Nuclear Energy in 2019

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Is Nuclear Energy Screwed?

Yes
1
13%
No
2
25%
Maybe
2
25%
I don't know
3
38%
 
Total votes: 8

Jamie in Chile
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Re: Nuclear Energy in 2019

Post by Jamie in Chile » Tue Feb 19, 2019 4:42 pm

Fridges probably use less energy at night for 2 reasons. 1 temperature difference fridge vs kitchen 2. door opened and closed less. So probably not a big deal. When we looked at solar panels I was hoping to get enough storage to run a few hours into the evening not all night.

Repair/maintenance is an issue for anything, but perhaps less so for solar panels than other things.

How about we build 1 nuclear power plant purely to provide the energy for low carbon solar power production. Instead of connecting it to the grid we will run it to a huge solar panel factory next door. Are you with me on that one?

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GoldenWatch1809
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Post by GoldenWatch1809 » Thu Feb 21, 2019 7:54 pm

Interesting post, Red.

Although I know basically nothing about Nuclear Energy (Biology isn't exactly going to help build a reactor is it?), I still think it's vital to have Nuclear Energy as a result of climate change becoming an increasing problem. I don't like discussing politics too much, but this is one of the few times where I think discussion is vital, and supporting politicians who don't support it is counterproductive. However, as I know very little about it, I'm not one to have debate it, though your post may compel me to start studying it when University work isn't taking up too much time. I'm not sure if would say it's 'screwed' though as a lot of countries in Europe, such as France, are embracing it to a great degree.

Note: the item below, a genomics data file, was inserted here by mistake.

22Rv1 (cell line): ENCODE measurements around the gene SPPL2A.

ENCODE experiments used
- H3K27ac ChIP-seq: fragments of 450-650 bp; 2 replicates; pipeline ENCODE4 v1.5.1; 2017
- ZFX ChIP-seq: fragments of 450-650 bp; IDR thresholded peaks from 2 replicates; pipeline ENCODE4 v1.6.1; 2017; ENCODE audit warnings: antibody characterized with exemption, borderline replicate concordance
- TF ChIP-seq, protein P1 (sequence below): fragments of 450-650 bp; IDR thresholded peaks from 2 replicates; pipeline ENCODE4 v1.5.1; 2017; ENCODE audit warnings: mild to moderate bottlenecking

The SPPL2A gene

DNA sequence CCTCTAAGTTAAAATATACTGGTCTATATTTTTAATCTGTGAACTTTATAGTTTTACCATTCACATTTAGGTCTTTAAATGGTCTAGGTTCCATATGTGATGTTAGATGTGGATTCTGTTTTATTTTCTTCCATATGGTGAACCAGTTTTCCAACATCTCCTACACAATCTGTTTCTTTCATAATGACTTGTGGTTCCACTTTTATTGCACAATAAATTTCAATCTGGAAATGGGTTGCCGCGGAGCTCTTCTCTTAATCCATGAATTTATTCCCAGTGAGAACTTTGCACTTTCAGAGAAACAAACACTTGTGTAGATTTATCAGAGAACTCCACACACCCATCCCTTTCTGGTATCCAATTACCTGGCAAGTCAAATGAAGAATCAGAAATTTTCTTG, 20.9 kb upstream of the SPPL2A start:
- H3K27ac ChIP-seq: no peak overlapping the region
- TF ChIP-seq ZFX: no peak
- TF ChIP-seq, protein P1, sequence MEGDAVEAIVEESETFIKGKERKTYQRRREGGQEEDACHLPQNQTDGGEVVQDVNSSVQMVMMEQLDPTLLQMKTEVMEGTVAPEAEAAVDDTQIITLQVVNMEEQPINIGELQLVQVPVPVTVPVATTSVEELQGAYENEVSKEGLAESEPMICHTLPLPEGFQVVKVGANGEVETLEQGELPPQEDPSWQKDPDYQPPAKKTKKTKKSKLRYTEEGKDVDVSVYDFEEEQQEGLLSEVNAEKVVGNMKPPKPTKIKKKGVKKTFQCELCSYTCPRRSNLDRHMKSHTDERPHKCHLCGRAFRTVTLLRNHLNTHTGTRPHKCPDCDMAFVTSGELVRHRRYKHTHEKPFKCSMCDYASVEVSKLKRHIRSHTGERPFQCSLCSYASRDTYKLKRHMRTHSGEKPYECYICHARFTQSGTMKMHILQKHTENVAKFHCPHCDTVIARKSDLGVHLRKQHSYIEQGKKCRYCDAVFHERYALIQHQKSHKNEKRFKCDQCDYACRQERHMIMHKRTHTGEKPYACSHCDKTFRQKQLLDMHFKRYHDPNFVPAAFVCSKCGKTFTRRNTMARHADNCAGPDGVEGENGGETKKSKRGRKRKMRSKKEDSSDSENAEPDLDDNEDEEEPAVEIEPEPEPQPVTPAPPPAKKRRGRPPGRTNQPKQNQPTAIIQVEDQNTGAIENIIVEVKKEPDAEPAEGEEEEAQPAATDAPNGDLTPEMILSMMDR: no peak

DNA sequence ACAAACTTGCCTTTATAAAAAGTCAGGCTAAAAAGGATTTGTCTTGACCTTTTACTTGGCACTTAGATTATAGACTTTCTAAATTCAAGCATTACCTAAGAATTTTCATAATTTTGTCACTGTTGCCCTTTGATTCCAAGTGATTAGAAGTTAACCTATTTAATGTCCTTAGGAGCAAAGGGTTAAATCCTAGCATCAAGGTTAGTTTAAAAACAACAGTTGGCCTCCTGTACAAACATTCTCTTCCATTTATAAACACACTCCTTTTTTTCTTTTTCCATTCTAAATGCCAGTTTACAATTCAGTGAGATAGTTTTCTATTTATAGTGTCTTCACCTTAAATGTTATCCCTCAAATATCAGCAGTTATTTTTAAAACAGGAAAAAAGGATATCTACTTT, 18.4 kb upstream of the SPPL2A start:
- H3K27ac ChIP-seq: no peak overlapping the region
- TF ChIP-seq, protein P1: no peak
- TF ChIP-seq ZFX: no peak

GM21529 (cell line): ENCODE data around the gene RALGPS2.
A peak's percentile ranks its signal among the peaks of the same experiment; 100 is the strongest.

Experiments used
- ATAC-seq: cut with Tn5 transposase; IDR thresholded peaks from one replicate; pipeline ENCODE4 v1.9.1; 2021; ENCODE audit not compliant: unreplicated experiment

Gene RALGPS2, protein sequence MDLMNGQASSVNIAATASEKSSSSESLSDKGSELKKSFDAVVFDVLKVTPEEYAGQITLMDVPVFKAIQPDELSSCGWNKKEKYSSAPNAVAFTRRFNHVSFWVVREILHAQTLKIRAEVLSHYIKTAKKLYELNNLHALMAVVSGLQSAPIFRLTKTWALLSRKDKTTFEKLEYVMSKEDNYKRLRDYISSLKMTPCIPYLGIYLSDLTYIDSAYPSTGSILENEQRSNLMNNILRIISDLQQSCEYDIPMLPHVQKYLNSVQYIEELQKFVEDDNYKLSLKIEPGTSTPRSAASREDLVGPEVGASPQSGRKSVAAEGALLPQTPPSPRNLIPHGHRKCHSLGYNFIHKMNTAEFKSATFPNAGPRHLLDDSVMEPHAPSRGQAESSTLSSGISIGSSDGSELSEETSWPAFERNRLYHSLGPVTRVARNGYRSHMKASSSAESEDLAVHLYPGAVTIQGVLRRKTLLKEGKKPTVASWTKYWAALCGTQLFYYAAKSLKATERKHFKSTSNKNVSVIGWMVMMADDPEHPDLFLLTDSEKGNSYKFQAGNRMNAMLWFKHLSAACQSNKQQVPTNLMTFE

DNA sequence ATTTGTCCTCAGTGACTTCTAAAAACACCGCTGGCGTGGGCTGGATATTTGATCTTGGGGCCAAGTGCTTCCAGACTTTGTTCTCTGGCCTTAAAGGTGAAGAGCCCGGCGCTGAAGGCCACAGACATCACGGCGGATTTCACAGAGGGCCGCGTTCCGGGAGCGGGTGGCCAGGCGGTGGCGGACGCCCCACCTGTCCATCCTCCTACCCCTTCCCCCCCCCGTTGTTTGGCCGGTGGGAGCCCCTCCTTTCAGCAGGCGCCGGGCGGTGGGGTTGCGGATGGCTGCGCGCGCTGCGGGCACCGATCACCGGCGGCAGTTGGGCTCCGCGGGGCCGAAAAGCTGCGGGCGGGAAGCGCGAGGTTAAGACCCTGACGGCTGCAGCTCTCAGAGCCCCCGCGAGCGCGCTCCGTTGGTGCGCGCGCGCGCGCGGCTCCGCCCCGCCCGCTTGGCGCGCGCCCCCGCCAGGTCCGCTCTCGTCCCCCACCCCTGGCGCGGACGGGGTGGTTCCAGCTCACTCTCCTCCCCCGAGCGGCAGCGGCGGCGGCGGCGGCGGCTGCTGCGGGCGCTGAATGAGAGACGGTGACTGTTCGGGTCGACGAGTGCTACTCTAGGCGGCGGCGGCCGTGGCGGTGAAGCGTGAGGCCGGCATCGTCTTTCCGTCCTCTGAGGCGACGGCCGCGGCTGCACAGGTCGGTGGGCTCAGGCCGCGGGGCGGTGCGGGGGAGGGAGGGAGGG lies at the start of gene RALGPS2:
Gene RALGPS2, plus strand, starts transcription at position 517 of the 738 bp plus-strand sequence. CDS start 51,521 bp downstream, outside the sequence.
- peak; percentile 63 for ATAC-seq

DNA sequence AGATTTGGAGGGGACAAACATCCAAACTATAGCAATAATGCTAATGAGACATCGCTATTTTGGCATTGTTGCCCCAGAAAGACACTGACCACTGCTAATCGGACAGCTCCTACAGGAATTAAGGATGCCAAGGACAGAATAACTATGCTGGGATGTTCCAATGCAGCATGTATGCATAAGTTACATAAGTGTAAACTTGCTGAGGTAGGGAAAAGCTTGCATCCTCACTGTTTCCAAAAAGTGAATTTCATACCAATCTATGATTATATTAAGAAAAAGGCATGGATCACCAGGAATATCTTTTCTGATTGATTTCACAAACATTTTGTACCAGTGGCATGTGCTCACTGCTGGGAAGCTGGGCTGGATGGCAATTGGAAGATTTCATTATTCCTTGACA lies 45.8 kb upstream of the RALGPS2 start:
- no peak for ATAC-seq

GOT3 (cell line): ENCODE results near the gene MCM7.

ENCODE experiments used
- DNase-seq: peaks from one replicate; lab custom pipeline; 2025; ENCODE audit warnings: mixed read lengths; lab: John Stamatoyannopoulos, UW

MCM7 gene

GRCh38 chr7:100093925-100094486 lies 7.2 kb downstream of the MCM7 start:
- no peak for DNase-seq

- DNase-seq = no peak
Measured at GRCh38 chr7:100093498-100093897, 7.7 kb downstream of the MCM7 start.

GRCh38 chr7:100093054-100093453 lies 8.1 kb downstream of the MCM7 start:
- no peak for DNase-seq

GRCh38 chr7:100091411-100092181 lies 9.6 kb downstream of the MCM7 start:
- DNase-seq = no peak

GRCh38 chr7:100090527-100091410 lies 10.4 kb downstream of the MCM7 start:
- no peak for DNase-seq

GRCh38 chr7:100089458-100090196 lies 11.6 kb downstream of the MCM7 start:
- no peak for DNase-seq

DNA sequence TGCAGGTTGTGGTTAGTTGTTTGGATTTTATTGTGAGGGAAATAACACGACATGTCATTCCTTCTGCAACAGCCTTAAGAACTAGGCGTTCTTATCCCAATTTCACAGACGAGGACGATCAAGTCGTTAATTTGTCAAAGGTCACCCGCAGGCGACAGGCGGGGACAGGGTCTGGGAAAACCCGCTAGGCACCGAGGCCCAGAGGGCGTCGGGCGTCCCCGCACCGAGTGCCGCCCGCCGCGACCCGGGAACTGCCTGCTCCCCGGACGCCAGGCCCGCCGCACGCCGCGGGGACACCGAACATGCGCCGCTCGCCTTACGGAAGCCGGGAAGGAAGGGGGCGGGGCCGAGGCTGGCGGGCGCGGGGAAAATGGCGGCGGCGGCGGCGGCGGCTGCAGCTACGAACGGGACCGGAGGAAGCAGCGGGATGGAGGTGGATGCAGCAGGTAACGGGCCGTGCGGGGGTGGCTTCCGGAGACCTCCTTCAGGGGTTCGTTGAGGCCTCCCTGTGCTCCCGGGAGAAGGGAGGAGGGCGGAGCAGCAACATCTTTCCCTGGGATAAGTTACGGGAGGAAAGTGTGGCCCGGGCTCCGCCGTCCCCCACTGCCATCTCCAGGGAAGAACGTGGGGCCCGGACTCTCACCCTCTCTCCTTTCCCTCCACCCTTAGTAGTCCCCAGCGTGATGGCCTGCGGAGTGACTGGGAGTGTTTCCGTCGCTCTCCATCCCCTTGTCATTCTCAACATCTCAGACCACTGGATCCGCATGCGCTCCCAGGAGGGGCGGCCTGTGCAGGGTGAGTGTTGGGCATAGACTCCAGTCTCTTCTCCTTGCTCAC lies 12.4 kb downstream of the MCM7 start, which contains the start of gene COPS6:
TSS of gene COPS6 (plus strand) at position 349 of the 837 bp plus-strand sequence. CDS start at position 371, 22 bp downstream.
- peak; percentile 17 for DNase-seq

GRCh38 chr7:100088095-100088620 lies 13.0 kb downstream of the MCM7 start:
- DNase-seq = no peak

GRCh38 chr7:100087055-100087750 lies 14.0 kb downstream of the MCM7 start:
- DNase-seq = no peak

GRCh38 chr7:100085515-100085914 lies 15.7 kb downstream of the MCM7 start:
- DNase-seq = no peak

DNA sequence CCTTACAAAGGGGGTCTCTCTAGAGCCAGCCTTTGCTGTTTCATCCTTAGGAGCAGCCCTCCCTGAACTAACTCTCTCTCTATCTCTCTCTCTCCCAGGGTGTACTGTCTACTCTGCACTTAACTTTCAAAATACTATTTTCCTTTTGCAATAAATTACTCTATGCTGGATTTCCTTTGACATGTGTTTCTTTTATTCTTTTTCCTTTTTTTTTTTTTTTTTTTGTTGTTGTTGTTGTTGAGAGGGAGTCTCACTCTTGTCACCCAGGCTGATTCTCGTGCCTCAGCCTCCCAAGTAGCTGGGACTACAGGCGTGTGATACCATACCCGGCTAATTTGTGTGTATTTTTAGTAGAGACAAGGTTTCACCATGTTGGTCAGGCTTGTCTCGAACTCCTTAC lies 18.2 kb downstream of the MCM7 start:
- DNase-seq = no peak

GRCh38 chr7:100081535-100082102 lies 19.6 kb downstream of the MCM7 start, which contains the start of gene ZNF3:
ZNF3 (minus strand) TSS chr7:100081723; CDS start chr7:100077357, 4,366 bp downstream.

I'm sure brimstoneSalad knows a lot more about nuclear, but is there any literature to catch up on to get familiar with the subject?

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Post by Red » Thu Feb 21, 2019 7:57 pm

GoldenWatch1809 wrote:
Thu Feb 21, 2019 7:54 pm
However, as I know very little about it, I'm not one to have debate it, though your post may compel me to start studying it when University work isn't taking up too much time. I'm not sure if would say it's 'screwed' though as a lot of countries in Europe, such as France, are embracing it to a great degree.

I'm sure brimstoneSalad knows a lot more about nuclear, but is there any literature to catch up on to get familiar with the subject?
Definitely catch up on it, it's probably the most important issue facing us right now.

If you want to get a hold of the literature, read 'Energy for Future Presidents' if you want to get your feet wet.
Learning never exhausts the mind.
-Leonardo da Vinci

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brimstoneSalad